This is a competitive renewal of a multi-disciplinary, post-doctoral cardiovascular research program Sponsored by the Cardiology Unit of the Dept. of Medicine and the Depts. of Molecular Physiology and Biophysics and Pharmacology of the University of Vermont College of Medicine. This grant has been funded since 1988. The goal of the program is to provide rigorous training for both MDs and PhDs that will equip them for productive research careers in cardiovascular science. MD trainees are recruited primarily in conjunction with the clinical Cardiology Fellowship Program at the University of Vermont, while PhDs are mainly recruited through the two basic science departments. The 18 participating faculty are divided into four thematic groups: 1) Cardiac Muscle and Heart Failure, 2) Smooth Muscle, 3) Vascular Biology, and 4) Clinical Cardiology and Epidemiology. Training is centered around a focussed laboratory or clinical research experience under the supervision of a primary mentor and a secondary mentor. Interactions with participating faculty within each thematic group and across boundaries are encouraged and facilitated. Trainees in Clinical Cardiology and Epidemiology take required seminar courses in study design and biostatistics, which are open to other trainees if they are deemed useful or necessary. All trainees attend a seminar series on responsible conduct of research. Administrative and policy decisions and overall oversight of trainees'progress is accomplished by a Steering Committee composed of the Pland Drs. David Warshaw and Mark Nelson, Chairs of Molecular Physiology and Biophysics and Pharmacology, respectively. The philosophy of the training program is to provide both focus and flexibility, a collaborative environment, and carefully designed, supportive mentoring relationships.
The ulitmate goal of this Training Program Is to train phyisicans and scientists who will make meaningful contributions to the understanding, diagnosis and treatment of human cardiovascular disease.
|Moon, Thomas M; Sheehe, Jessica L; Nukareddy, Praveena et al. (2018) An N-terminally truncated form of cyclic GMP-dependent protein kinase I? (PKG I?) is monomeric and autoinhibited and provides a model for activation. J Biol Chem 293:7916-7929|
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|Heppner, Thomas J; Tykocki, Nathan R; Hill-Eubanks, David et al. (2016) Transient contractions of urinary bladder smooth muscle are drivers of afferent nerve activity during filling. J Gen Physiol 147:323-35|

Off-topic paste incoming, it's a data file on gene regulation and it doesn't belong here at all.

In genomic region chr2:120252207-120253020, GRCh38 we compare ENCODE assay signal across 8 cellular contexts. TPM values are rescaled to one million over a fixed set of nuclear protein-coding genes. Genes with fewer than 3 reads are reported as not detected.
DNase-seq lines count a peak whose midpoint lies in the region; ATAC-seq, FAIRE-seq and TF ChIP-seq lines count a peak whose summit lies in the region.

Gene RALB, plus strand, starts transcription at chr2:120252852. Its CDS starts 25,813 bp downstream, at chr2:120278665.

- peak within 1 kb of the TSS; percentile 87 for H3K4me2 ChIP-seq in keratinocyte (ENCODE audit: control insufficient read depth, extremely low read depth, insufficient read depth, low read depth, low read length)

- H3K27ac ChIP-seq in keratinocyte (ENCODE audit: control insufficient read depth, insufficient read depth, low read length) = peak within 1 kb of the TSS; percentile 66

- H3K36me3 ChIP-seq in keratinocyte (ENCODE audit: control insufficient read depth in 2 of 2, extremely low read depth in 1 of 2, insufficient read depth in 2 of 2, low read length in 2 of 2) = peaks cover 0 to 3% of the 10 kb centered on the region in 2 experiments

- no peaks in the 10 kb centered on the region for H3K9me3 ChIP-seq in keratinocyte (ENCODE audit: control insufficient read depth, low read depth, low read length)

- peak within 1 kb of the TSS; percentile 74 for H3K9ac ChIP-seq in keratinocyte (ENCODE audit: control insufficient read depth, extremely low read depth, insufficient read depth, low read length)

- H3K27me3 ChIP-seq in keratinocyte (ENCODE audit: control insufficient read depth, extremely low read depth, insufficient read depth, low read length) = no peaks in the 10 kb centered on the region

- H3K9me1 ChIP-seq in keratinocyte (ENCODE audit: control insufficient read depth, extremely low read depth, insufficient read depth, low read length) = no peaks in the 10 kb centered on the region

|Previs, Michael J; Mun, Ji Young; Michalek, Arthur J et al. (2016) Phosphorylation and calcium antagonistically tune myosin-binding protein C's structure and function. Proc Natl Acad Sci U S A 113:3239-44|
|Moon, Thomas M; Tykocki, Nathan R; Sheehe, Jessica L et al. (2015) Synthetic Peptides as cGMP-Independent Activators of cGMP-Dependent Protein Kinase I?. Chem Biol 22:1653-61|
|Callahan, Damien M; Tourville, Timothy W; Slauterbeck, James R et al. (2015) Reduced rate of knee extensor torque development in older adults with knee osteoarthritis is associated with intrinsic muscle contractile deficits. Exp Gerontol 72:16-21|
|Meyer, Markus; McEntee, Rachel K; Nyotowidjojo, Iwan et al. (2015) Relationship of exercise capacity and left ventricular dimensions in patients with a normal ejection fraction. An exploratory study. PLoS One 10:e0119432|
|Tykocki, Nathan R; Nelson, Mark T (2015) Location, Location, Location: Juxtaposed calcium-signaling microdomains as a novel model of the vascular smooth muscle myogenic response. J Gen Physiol 146:129-32|
|Callahan, Damien M; Tourville, Timothy W; Miller, Mark S et al. (2015) Chronic disuse and skeletal muscle structure in older adults: sex-specific differences and relationships to contractile function. Am J Physiol Cell Physiol 308:C932-43|
|Callahan, Damien M; Bedrin, Nicholas G; Subramanian, Meenakumari et al. (2014) Age-related structural alterations in human skeletal muscle fibers and mitochondria are sex specific: relationship to single-fiber function. J Appl Physiol (1985) 116:1582-92|
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